I'd follow ondarvr's exceptional advice and fix it chine to chine and about 6" past the damage for and aft each way. Since there are 3 pieces, something like 10",8",6" past the damage for and aft and then on the sides from chine to chine and minus two, minus 4 because going to the keel doesn't do much. You could also opt to go say a foot past the keel to starboard, but harder to finish as well. What you don't want to do is create hrdpoints and so the glass layers cannot directly overlap each other. Nor do small pieces go first. Biggest first. Many people falsely believe the 1708 and 1808 cannot be used with epoxy, but an absolute lie. The styrenes do not break down, but they do not need to. The mat will help stiffen things.

    Again. The best way is to pay someone to spec the repair. They may tell you the glass I suggested is excessive, for example.

    Also, I would not pull too much vac for the repair and use some holed release fabric. Noahs in Toronto can probably supply it all.

    you need to get the boat fixed so you can use or sell it and get past it
     
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  11. bucketlist
    Joined: Nov 2020
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    bucketlist Junior Member

    Thank you everyone for the advice . I am meeting the Fiberglass repair man tomorrow and will go over your advice with him . We will use the boroscope to check the inside areas to check on amount of edge for a good overlap etc. Thanks again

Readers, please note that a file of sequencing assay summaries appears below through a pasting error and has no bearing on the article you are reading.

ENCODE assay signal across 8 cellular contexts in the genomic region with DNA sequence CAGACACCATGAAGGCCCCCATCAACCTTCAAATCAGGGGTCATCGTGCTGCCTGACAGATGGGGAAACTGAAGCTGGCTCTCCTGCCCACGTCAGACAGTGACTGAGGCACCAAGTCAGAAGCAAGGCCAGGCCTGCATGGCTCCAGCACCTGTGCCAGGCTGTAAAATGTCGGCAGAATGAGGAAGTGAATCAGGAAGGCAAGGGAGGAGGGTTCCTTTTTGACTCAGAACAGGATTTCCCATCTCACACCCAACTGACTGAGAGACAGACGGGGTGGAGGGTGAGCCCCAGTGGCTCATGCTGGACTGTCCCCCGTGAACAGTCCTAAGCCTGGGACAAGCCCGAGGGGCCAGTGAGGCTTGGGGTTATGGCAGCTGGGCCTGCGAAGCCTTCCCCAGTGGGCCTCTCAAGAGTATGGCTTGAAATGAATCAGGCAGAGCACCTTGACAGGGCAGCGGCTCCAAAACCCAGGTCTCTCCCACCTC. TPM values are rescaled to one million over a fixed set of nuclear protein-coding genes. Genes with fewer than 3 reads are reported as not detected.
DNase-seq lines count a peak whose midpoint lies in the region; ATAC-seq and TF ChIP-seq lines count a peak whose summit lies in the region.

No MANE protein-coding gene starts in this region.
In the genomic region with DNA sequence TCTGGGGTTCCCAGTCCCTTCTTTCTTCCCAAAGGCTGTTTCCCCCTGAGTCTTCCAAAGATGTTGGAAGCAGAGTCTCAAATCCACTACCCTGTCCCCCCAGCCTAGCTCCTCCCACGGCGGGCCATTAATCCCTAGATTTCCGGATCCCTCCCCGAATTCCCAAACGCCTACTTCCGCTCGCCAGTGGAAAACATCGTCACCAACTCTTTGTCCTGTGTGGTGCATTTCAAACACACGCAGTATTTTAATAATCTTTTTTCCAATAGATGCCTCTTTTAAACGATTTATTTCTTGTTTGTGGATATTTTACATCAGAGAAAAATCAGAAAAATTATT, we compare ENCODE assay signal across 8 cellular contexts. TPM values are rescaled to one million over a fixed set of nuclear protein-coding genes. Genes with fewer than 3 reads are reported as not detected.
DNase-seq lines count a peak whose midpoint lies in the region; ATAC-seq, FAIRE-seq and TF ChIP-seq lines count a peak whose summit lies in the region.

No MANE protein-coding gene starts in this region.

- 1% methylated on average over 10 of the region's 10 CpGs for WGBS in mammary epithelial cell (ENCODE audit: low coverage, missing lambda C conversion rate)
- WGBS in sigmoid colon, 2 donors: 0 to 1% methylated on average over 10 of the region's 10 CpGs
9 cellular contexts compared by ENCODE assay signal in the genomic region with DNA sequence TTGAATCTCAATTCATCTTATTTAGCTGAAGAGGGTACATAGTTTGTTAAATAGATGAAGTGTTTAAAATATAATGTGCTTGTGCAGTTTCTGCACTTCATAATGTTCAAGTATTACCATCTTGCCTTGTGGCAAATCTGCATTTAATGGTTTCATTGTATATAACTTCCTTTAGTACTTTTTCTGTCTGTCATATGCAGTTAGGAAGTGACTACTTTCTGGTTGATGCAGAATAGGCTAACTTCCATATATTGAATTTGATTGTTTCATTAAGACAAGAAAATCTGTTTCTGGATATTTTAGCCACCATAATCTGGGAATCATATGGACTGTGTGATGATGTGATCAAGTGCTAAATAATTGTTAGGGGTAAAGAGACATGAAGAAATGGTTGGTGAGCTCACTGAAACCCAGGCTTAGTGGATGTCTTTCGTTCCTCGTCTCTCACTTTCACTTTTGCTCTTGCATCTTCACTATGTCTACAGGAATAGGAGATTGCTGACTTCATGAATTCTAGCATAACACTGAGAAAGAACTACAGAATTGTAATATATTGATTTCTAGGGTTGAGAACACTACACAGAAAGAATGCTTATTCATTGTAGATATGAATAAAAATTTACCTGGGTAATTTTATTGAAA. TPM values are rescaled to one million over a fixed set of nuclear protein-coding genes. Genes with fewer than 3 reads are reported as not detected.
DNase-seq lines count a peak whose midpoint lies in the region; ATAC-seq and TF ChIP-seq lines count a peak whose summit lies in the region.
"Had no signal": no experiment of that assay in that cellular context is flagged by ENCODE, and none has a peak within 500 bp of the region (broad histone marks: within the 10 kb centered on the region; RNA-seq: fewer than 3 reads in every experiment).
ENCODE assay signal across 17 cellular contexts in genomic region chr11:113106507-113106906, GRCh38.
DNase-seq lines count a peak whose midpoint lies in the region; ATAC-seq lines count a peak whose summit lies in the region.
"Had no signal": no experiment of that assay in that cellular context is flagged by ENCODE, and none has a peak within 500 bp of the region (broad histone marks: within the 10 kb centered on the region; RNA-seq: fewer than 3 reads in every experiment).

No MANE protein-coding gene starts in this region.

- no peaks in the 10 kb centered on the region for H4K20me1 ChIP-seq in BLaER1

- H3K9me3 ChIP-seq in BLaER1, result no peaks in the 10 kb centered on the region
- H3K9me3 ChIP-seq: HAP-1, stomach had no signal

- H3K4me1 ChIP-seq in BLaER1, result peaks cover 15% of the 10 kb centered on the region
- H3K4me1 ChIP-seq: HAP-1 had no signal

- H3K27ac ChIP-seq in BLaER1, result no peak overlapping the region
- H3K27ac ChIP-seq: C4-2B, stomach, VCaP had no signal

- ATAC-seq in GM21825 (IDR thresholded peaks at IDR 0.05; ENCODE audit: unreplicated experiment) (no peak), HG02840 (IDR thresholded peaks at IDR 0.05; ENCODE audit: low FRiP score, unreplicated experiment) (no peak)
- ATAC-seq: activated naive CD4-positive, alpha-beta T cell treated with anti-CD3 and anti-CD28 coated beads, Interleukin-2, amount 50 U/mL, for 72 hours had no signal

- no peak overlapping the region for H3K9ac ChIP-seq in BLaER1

12. rxcomposite
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    rxcomposite Senior Member

    I will wear my hat as a ship surveyor. If there is a local impact damage, the structure near the damage was also affected. This is evident from the picture provided.

    To further asses the damage, the interior/floor above the damage should be removed in order to accurately asses the damage so that appropriate repairs can be made. Check for any sign of delaminations.

    In the absence of original laminate schedule, a section must be cut out and burned (from another thread) so that the laminate schedule can be determined. The fiberglass will not burn but the resin will. This will enable you to separate the layers and identify the type of fabric used. The sequence is important and bear in mind that the keel is always thicker than the bottom laminate. Usually it is 1.5 x thicker than the bottom laminate. Most oftentimes, it is 2x. Do not assume that the laminate failed because it was weak from the start. I can see from the damage there is an impact greater than the allowable design pressure. Let us just assume the manufacturer did their homework.